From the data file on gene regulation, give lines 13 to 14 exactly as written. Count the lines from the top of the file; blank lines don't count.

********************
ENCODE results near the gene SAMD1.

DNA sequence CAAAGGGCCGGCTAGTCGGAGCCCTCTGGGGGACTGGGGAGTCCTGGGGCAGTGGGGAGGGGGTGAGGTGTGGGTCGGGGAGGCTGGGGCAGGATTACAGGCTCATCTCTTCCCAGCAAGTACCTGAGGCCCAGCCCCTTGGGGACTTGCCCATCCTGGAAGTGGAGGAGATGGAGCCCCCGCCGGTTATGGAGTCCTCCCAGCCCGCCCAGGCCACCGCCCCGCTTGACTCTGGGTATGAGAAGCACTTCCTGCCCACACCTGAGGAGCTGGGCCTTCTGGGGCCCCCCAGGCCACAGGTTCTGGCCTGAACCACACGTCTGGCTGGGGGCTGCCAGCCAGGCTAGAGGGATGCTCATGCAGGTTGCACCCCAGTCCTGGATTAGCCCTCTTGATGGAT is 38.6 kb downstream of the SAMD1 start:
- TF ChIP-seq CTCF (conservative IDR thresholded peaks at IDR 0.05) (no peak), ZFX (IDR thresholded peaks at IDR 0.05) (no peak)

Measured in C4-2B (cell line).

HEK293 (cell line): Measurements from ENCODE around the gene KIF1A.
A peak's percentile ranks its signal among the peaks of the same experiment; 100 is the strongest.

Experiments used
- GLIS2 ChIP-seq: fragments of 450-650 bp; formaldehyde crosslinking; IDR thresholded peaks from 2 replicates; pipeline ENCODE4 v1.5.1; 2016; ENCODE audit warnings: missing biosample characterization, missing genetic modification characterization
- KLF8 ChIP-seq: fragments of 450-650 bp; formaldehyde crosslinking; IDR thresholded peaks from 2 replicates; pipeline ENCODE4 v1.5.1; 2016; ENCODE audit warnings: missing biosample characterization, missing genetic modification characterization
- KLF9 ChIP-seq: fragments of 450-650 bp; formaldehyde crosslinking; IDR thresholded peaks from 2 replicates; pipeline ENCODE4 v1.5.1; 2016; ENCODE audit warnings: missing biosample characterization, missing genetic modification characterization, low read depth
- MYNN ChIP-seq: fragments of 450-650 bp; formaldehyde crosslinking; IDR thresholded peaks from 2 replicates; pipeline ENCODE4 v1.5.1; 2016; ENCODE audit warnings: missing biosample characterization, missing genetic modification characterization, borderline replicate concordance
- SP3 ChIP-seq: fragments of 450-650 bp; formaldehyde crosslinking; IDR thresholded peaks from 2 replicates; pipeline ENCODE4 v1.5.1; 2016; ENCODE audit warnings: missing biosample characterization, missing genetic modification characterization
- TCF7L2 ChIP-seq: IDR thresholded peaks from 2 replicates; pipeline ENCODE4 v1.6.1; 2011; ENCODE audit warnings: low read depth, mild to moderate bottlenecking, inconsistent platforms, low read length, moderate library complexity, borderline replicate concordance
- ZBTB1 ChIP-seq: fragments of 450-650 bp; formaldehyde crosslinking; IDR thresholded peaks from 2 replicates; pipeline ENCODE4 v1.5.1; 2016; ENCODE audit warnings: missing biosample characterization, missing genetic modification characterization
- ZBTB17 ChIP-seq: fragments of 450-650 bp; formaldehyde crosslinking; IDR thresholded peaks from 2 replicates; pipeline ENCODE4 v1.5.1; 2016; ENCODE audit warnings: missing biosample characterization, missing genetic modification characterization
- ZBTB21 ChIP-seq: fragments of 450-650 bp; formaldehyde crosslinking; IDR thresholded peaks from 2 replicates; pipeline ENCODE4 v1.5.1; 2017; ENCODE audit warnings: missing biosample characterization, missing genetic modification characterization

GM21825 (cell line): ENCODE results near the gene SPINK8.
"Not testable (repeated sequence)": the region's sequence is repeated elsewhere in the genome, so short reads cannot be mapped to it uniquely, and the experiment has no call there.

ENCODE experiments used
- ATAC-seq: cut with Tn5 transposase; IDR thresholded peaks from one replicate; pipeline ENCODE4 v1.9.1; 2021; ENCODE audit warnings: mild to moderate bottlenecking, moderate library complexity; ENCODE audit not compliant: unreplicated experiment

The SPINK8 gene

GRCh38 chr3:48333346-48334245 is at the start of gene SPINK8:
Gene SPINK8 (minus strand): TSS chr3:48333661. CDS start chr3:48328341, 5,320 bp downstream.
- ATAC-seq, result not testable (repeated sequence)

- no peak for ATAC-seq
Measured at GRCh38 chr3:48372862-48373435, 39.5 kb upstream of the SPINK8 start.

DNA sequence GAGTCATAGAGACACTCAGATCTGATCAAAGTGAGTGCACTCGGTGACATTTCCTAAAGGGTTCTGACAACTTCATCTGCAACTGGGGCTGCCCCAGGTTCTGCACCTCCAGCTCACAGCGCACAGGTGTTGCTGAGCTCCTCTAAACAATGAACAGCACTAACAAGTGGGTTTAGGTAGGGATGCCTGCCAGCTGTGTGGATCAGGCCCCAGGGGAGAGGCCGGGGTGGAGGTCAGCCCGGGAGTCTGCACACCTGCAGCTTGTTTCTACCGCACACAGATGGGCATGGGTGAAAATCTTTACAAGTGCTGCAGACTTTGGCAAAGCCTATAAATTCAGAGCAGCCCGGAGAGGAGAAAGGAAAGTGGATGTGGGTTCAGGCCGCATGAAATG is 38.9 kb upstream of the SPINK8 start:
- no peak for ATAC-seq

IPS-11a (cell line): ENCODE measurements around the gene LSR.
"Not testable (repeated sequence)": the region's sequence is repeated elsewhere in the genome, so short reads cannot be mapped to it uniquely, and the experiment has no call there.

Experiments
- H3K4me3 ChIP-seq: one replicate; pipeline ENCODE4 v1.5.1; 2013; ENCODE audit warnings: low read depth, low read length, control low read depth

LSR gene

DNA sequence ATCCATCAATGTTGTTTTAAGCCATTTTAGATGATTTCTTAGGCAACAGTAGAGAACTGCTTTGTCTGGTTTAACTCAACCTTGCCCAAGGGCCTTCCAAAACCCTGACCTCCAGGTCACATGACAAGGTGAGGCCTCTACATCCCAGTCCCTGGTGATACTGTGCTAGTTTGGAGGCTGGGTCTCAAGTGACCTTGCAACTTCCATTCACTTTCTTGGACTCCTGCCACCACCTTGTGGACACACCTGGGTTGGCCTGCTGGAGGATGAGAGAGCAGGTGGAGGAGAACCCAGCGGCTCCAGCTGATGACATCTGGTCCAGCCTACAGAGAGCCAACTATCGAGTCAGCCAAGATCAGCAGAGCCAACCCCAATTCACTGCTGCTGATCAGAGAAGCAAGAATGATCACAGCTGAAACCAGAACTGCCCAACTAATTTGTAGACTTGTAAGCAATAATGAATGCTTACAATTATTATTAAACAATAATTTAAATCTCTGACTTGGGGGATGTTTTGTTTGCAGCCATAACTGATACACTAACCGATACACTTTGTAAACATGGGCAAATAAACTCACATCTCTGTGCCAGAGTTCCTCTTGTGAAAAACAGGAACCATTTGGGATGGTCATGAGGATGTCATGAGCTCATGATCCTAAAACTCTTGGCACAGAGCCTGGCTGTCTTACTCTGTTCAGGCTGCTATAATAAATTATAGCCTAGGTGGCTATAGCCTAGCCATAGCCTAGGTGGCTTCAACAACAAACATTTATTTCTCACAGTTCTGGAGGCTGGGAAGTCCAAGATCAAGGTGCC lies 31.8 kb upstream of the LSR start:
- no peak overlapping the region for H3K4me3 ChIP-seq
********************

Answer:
- TCF7L2 ChIP-seq: IDR thresholded peaks from 2 replicates; pipeline ENCODE4 v1.6.1; 2011; ENCODE audit warnings: low read depth, mild to moderate bottlenecking, inconsistent platforms, low read length, moderate library complexity, borderline replicate concordance
- ZBTB1 ChIP-seq: fragments of 450-650 bp; formaldehyde crosslinking; IDR thresholded peaks from 2 replicates; pipeline ENCODE4 v1.5.1; 2016; ENCODE audit warnings: missing biosample characterization, missing genetic modification characterization